Three Questions for Jocelyn Sargent

How the executive director of the Hyams Foundation is battling the Trump administration, one grant at a time. —By Scott Van Voorhis

Portrait by Jason Grow

The philanthropic scene looks a lot different than it did before last year’s election. What are some of the challenges you’ve faced?

The federal landscape has shifted, which has made low-income people and immigrants more vulnerable. When you lose things like support for legal defense and gender equity, or making sure discrimination isn’t happening in the workplace, the challenge is how we use our relatively limited resources. I know that sounds crazy—the philanthropic sector has billions of dollars—but we cannot make up what the federal government has decided not to do. All of Bill Gates’s money doesn’t compare to the national budget. We are balancing taking care of immediate needs and building toward long-term goals like creating an inclusive democracy.

Does Massachusetts have a special responsibility to lead, given its progressive reputation?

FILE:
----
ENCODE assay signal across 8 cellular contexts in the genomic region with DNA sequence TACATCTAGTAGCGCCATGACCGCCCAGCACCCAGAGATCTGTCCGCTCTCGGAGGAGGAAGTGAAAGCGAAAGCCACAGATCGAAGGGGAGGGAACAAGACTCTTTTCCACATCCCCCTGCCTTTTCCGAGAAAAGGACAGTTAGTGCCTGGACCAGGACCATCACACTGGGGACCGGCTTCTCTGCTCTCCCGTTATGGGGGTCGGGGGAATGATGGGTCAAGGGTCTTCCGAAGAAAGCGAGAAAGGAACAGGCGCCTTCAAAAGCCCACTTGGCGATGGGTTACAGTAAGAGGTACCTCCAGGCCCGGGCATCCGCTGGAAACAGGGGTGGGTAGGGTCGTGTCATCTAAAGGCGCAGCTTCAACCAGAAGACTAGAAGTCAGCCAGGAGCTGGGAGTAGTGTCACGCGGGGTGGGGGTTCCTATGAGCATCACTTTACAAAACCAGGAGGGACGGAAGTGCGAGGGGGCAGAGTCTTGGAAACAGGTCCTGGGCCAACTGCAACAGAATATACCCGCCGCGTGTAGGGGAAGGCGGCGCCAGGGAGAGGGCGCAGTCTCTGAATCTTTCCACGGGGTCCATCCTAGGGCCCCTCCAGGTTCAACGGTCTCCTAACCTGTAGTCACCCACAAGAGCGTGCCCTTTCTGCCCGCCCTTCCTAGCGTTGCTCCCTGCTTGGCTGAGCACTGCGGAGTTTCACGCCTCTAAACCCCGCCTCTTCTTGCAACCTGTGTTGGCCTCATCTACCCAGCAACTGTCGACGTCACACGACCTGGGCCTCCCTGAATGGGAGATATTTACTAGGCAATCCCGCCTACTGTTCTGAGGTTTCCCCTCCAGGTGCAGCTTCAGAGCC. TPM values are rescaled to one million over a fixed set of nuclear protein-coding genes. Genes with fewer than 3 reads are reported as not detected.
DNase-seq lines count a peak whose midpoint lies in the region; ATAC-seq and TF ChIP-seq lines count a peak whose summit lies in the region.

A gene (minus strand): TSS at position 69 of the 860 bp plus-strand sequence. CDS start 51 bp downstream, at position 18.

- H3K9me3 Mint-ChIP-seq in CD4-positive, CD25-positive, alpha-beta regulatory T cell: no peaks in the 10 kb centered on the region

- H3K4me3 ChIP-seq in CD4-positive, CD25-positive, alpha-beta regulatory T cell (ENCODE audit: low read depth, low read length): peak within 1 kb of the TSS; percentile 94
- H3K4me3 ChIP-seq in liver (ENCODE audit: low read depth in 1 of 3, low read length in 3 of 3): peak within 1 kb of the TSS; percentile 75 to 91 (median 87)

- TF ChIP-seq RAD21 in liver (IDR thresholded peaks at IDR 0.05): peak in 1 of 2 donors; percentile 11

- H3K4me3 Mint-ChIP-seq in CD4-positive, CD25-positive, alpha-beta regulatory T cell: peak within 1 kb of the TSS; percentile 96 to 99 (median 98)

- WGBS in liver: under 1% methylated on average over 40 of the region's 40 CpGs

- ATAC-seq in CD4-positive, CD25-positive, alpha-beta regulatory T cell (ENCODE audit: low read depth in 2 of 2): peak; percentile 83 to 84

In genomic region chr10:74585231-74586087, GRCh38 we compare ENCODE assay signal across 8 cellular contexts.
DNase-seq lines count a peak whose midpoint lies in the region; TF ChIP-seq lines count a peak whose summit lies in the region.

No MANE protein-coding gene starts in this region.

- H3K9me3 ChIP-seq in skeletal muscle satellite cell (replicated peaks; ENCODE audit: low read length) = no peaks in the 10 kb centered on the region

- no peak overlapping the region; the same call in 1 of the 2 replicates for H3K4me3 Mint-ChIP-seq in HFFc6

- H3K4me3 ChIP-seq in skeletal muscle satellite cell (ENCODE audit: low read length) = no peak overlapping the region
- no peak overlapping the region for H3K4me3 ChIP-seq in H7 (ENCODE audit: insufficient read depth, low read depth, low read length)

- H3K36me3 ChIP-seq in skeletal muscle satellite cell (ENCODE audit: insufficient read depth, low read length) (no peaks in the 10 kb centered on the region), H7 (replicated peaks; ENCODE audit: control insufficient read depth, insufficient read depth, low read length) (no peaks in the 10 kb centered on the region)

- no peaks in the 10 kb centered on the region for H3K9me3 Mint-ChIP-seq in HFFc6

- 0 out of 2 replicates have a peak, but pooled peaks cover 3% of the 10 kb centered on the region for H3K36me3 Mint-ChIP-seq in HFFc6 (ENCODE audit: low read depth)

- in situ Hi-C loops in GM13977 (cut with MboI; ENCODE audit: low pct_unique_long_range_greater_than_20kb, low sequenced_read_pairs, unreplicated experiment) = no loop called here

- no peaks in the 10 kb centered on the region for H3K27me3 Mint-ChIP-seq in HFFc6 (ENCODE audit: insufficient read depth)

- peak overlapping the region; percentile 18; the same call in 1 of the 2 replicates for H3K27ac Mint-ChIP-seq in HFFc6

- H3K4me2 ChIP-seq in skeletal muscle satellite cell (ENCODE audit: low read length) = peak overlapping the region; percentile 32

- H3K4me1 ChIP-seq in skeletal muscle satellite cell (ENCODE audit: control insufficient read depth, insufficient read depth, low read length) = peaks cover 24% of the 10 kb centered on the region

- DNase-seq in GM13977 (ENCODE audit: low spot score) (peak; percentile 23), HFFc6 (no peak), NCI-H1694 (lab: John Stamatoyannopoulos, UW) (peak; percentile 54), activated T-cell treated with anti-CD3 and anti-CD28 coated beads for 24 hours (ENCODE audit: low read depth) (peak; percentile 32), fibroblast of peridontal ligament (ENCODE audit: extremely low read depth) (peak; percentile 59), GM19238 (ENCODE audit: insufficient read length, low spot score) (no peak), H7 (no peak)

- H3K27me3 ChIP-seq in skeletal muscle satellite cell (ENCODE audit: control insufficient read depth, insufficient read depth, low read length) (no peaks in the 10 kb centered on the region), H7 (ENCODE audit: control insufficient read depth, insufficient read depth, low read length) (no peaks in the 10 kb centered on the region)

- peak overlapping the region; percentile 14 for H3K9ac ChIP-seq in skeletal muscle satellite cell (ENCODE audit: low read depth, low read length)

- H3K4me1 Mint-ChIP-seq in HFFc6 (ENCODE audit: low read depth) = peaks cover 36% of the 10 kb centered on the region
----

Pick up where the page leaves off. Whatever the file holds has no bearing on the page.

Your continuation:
There is a real opportunity for local communities and states like ours to play a leadership role in how you build a just and prosperous society. That is where the action is now. Thirty years ago, you were looking inside the Beltway. Boston is really in a position to have a wide-ranging influence across the country.

How is the Hyams Foundation working toward that goal?

In 2016, we launched a new strategic framework that focuses on a “systems change” approach, as opposed to a “services” approach. For many, many years the Hyams Foundation has provided really important services to young people, especially those that are the most vulnerable: kids of color, immigrant children and families. We could not have imagined the challenges we are now confronted with in the federal context—conversations around Confederate statues and Nazi flags; temporary protected status at risk—and I think the broader systems approach sets us up for the changes we are now facing. It has made us understand how very important our mission is at this particular moment.